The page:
Considering effective communication with all stakeholders is absolutely fundamental to a project’s success, the development of a communication plan is often among the first tasks to be dealt with. A BRIDGE program management plan would always include such a plan – which documents all aspects of communicating with stakeholders during the life of the program.
Keeping in contact with relevant organisations, both formally and informally, is necessary for any BRIDGE program. The reporting requirements will often be spelt out in a written agreement. Informal exchanges of views are also important to maintain goodwill between organisations.
Stakeholders need to be ‘kept in the picture’; they need a copy of the product and should be invited to the opening and closing of the workshop. They should be sent newsletters or progress reports including regular updates on developments, successes, evaluations, feedback, recommendations, and changes to the program. While they may not always require formal written reports, they will still need to be kept informed on a regular basis.
Formal meetings are one important aspect of communication and can, if not correctly managed, result in a waste of time, money and energy. Certain meetings play a structural or process role in projects, for example, the inaugural meeting that is required at project launch. Other meetings include design reviews and periodic progress reviews. The project manager should know what meetings are required, when they are required and how they should be conducted.
Ultimately, the client organisation, donors and implementers need a record of the process, spelling out outcomes and achievements. They should, therefore, be provided with written reports on an agreed regular basis (weekly, monthly or at particular milestones). Such reports should always be honest and accurate, covering both positive achievements and developments, and any significant challenges.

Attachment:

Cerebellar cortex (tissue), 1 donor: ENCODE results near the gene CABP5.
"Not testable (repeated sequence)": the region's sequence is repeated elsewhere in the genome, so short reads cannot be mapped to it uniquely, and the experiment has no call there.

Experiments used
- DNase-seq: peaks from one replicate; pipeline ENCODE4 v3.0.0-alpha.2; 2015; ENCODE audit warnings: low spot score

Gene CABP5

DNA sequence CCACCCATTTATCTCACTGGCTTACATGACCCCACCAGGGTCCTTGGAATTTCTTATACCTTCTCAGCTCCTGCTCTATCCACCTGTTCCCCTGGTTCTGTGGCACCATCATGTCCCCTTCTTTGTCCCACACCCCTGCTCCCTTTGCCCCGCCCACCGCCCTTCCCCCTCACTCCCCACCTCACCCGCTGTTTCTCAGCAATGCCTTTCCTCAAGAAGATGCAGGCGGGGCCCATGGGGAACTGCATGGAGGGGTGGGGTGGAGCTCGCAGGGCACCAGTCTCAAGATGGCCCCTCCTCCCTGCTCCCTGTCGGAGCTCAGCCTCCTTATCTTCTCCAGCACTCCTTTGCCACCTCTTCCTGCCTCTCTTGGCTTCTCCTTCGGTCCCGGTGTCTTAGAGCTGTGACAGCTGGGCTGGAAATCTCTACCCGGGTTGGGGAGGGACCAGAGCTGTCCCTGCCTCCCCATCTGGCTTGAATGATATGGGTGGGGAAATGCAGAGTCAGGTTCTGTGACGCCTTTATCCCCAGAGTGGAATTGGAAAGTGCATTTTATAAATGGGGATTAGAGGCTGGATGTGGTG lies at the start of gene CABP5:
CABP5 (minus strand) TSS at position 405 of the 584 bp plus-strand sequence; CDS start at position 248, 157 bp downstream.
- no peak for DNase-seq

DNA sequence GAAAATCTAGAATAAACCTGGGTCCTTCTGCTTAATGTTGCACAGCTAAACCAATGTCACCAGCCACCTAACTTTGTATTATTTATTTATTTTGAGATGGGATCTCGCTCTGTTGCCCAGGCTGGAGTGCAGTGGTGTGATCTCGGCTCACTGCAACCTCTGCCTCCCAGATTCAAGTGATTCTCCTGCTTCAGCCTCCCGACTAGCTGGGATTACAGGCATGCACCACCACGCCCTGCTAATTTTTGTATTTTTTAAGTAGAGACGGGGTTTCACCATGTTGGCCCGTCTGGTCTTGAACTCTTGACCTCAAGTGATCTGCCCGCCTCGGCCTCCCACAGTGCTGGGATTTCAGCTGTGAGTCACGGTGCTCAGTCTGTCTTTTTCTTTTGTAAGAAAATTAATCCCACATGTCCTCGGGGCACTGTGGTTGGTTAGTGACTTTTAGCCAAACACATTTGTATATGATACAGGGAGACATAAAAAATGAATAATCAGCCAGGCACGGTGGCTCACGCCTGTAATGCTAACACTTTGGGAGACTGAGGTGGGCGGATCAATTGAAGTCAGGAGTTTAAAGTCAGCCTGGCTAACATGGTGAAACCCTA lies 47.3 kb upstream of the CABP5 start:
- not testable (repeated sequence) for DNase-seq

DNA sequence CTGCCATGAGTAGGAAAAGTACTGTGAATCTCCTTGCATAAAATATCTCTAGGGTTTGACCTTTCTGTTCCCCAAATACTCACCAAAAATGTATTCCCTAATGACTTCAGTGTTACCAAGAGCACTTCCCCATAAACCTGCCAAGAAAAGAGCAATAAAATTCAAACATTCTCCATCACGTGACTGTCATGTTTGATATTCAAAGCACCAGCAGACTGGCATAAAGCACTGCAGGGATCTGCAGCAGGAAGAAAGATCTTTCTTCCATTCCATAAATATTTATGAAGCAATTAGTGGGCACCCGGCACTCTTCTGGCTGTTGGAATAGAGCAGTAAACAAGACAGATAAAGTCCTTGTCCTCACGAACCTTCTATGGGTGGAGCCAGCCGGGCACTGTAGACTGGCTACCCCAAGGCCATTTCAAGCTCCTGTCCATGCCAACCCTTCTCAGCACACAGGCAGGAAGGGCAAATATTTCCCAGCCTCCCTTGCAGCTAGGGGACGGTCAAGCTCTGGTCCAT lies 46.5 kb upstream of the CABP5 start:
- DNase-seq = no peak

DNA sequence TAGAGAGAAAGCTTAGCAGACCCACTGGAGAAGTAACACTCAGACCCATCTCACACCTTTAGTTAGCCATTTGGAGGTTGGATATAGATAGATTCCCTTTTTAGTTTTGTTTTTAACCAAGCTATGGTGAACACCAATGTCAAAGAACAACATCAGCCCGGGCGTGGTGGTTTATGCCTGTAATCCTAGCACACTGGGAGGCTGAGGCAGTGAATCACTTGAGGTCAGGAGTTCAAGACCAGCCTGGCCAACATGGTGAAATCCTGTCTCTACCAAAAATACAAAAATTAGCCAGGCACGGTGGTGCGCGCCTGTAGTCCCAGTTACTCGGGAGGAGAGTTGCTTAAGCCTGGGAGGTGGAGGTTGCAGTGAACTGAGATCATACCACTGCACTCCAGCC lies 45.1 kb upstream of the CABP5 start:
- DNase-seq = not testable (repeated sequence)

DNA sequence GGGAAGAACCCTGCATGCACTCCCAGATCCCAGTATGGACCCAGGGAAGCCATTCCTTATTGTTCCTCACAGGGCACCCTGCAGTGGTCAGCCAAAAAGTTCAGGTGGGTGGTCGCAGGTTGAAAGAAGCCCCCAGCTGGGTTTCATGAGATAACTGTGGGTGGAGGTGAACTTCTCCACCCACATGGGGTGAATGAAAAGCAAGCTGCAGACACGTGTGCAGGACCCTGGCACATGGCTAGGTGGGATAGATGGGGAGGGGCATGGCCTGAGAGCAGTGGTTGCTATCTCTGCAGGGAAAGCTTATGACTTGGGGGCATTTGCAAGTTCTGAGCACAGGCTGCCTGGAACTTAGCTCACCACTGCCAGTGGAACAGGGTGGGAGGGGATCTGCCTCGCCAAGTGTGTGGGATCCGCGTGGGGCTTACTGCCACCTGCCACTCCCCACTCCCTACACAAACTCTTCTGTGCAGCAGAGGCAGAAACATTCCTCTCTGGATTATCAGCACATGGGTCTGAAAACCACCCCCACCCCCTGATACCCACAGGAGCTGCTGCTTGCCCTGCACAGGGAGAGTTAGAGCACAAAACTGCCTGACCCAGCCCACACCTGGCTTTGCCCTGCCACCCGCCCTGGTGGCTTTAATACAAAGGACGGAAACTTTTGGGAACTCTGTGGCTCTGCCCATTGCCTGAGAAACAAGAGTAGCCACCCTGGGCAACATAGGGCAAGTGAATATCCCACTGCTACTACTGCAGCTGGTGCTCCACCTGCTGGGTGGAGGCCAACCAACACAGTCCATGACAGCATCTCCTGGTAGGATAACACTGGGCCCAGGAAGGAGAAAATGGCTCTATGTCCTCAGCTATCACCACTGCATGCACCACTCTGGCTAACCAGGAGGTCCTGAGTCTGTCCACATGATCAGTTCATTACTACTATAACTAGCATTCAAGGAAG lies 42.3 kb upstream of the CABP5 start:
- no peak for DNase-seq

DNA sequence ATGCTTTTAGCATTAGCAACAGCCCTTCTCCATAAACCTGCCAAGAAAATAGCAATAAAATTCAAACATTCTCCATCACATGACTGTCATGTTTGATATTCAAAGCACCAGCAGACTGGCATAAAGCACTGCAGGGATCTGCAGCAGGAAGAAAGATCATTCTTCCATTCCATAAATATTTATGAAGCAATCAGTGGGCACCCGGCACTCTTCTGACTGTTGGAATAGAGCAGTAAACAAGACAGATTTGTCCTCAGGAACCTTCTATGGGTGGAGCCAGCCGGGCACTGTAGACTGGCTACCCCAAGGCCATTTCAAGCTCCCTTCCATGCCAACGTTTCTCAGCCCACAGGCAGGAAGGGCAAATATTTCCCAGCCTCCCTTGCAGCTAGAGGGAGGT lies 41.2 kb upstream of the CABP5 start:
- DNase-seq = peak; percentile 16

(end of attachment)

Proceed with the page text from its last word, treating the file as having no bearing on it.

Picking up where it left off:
There may be sponsors who are not directly involved in the conduct of the workshops, but who need to be kept informed and given progress reports. This would probably happen automatically, but should be the regular initiative of the organisers of the program or the program manager. Similarly, clients need to be regularly kept abreast of developments, with written reports and updates.
Information management and documentation
Because programs generate and absorb significant quantities of information, it is important that an effective information management system be in place. The purpose of such a system is to manage the means that allow information to be effectively acquired, stored, processed, accessed, communicated, and archived.
There should be a valid audit trail of this communication process. Generally, computer-based technology can significantly impact the effective management of information. Ensuring that a comprehensive, valuable information systems plan is available for the program as a whole should be an important responsibility of the program manager.
Information distribution involves making needed information available to program stakeholders in a timely manner. It includes implementing communication management plans as well as responding to unexpected requests for information.
Apart from formal written progress reports, information management of a general nature is a core role for the organisers of a BRIDGE program. As emphasised throughout this manual, it is strongly recommended that all documentation be forwarded to the BRIDGE Office.
It is also recommended that all electronic data relating to the BRIDGE program be periodically backed-up and files emailed (or sent) to the BRIDGE Office. Also refer to 7.2 Transition: Reporting, Documenting and Updating BRIDGE for guidelines as to what documents should be sent.
Where a media campaign is launched to publicise a specific BRIDGE program, all stakeholders should be consulted to ensure coordination of efforts, which, in turn, would translate into consistency of messages. Any media interviews should preferably be undertaken by local facilitators or participants.
Journalists in most countries are trained to write stories in an ‘inverted pyramid’ style, starting with a lead paragraph that conveys the essence and essential facts of the story, which is then developed in detail in subsequent paragraphs. Aside from making it clear to the reader from the outset what the story is about, this also allows the item to be cut from the bottom upwards, without losing its essence. Such a technique should, as a whole, also be used when drafting press releases.